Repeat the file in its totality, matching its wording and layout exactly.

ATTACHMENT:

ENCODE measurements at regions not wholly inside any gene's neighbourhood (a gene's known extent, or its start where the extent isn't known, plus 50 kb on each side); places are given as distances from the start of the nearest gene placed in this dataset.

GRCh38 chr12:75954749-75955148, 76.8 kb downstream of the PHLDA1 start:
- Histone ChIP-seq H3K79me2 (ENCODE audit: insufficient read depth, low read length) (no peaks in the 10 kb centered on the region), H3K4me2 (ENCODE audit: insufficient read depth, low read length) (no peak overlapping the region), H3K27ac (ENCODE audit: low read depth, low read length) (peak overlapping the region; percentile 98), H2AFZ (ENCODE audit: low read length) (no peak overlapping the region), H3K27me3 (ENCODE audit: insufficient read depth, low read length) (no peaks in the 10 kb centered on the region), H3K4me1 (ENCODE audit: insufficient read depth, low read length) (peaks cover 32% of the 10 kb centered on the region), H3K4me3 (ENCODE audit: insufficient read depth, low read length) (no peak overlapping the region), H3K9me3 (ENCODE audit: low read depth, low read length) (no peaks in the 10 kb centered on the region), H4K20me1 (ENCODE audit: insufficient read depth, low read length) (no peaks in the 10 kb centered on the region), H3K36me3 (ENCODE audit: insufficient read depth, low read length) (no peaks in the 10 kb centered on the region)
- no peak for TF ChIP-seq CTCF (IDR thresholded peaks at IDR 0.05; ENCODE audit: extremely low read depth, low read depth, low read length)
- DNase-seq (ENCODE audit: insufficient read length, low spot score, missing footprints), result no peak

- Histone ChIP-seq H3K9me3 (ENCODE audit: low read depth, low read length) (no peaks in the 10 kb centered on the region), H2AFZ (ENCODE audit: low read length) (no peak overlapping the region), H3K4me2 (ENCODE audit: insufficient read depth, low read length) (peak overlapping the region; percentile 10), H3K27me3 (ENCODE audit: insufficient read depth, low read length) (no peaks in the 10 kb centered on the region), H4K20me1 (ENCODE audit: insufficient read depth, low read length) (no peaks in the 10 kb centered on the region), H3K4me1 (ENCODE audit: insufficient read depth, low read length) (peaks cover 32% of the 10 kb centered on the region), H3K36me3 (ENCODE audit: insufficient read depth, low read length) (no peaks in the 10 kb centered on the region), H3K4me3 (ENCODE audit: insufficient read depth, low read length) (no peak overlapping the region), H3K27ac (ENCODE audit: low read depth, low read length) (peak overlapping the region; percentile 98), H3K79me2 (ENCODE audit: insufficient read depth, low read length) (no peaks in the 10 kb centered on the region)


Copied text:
ENCODE measurements at regions not wholly inside any gene's neighbourhood (a gene's known extent, or its start where the extent isn't known, plus 50 kb on each side); places are given as distances from the start of the nearest gene placed in this dataset.

GRCh38 chr12:75954749-75955148, 76.8 kb downstream of the PHLDA1 start:
- Histone ChIP-seq H3K79me2 (ENCODE audit: insufficient read depth, low read length) (no peaks in the 10 kb centered on the region), H3K4me2 (ENCODE audit: insufficient read depth, low read length) (no peak overlapping the region), H3K27ac (ENCODE audit: low read depth, low read length) (peak overlapping the region; percentile 98), H2AFZ (ENCODE audit: low read length) (no peak overlapping the region), H3K27me3 (ENCODE audit: insufficient read depth, low read length) (no peaks in the 10 kb centered on the region), H3K4me1 (ENCODE audit: insufficient read depth, low read length) (peaks cover 32% of the 10 kb centered on the region), H3K4me3 (ENCODE audit: insufficient read depth, low read length) (no peak overlapping the region), H3K9me3 (ENCODE audit: low read depth, low read length) (no peaks in the 10 kb centered on the region), H4K20me1 (ENCODE audit: insufficient read depth, low read length) (no peaks in the 10 kb centered on the region), H3K36me3 (ENCODE audit: insufficient read depth, low read length) (no peaks in the 10 kb centered on the region)
- no peak for TF ChIP-seq CTCF (IDR thresholded peaks at IDR 0.05; ENCODE audit: extremely low read depth, low read depth, low read length)
- DNase-seq (ENCODE audit: insufficient read length, low spot score, missing footprints), result no peak

- Histone ChIP-seq H3K9me3 (ENCODE audit: low read depth, low read length) (no peaks in the 10 kb centered on the region), H2AFZ (ENCODE audit: low read length) (no peak overlapping the region), H3K4me2 (ENCODE audit: insufficient read depth, low read length) (peak overlapping the region; percentile 10), H3K27me3 (ENCODE audit: insufficient read depth, low read length) (no peaks in the 10 kb centered on the region), H4K20me1 (ENCODE audit: insufficient read depth, low read length) (no peaks in the 10 kb centered on the region), H3K4me1 (ENCODE audit: insufficient read depth, low read length) (peaks cover 32% of the 10 kb centered on the region), H3K36me3 (ENCODE audit: insufficient read depth, low read length) (no peaks in the 10 kb centered on the region), H3K4me3 (ENCODE audit: insufficient read depth, low read length) (no peak overlapping the region), H3K27ac (ENCODE audit: low read depth, low read length) (peak overlapping the region; percentile 98), H3K79me2 (ENCODE audit: insufficient read depth, low read length) (no peaks in the 10 kb centered on the region)